The under side of the card reveals some of the circuit board and various serial and product numbers, but also the heatsink's mounting base. Compared to other cooling solutions, this base seems massive.
Before installing the card, again, let's look at the card's features and specifications to get a grasp on the hardware at hand.
Features & Specifications
The Palit 9600 GSO 768MB comes with a fantastic feature set, and should do well for both videos and gaming.
- Full Microsoft DirectX 10.0 Shader Model 4.0 support
- Dual Dual-link DVI support 2560x1600 resolution displays
- nVidia PureVideo HD Technology
- Certified for Microsoft Windows Vista
- nVidia SLI ready
- HDMI function through DVI-HDMI dongle and SPDIF cable
- HDCP capable
Unlike the Radeon HD3870 Ultimate and Toxic, the GeForce 9600 GSO doesn't support DirectX 10.1. This isn't a giant issue, as nVidia is apparently waiting for the next big release of DirectX, and not an incremental release.
- Bus interface: PCI Express 2.0 Support
- Memory: 768MB
- Memory Interface: 192 bit
- Core Clock: 600MHz
- Memory Clock: 1800MHz (900x2)
- Shader Clock: 1500MHz
- RAMDACs: 400 MHz
- NVIDIA® unified architecture with GigaThread™ technology
- Full Microsoft® DirectX® 10 Shader Model 4.0 support
- PCI Express 2.0 Support
- 16x full-screen anti-aliasing
- True 128-bit floating point high dynamic-range (HDR) lighting
- NVIDIA® Quantum Effects™ physics processing technology
- Two dual-link DVI outputs support two 2560x1600 resolution displays
- NVIDIA® PureVideo™ HD technology
- OpenGL® 2.1 support
- NVIDIA ForceWare® Unified Driver Architecture (UDA)
- Built for Microsoft® Windows Vista™
- NVIDIA® Lumenex™ Engine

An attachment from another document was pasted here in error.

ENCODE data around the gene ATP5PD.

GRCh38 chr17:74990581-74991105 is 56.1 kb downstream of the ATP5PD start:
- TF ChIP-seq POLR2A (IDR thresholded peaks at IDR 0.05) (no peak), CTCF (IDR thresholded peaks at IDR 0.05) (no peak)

- NVIDIA® nView® Multi-Display Technology
- Discrete, Programmable Video Processor
- Hardware Decode Acceleration
- Spatial-Temporal De-Interlacing
- High-Quality Scaling
- Inverse Telecine (3:2 & 2:2 Pulldown Correction)
- Bad Edit Correction
- Video Color Correction
- Integrated SD and HD TV Output
- Noise Reduction
- Edge Enhancement
- HDMI function through DVI-HDMI dongle and SPDIF cable
Let's compare some of these specifications to those of the base 9600 GSO.
- 768MB of RAM compared to 384MB
- 600MHz Core Clock compared to 550MHz
- 1800MHz Core Clock compared to 1600MHz
- 1500MHz Shader Clock compared to 1375MHz
Hopefully I'll find a large performance increase over the base model 9600 GSO, and maybe performance close to that of the Radeon HD3870.
As with most videocards, installation was a snap. Press the card in, and screw in the PCI bracket to secure. Don't forget the 6-pin PCI-Express power connection.
One issue I ran into was motherboard-related. The SATA connectors, all six of them, were placed adjacent to the PCI slot directly under the PCI-Express x16 slot. Thusly, the Palit GeForce 9600 GSO blocked all the ports. Thankfully, I was able to fit one SATA cable in, even if it was bending the slot a little.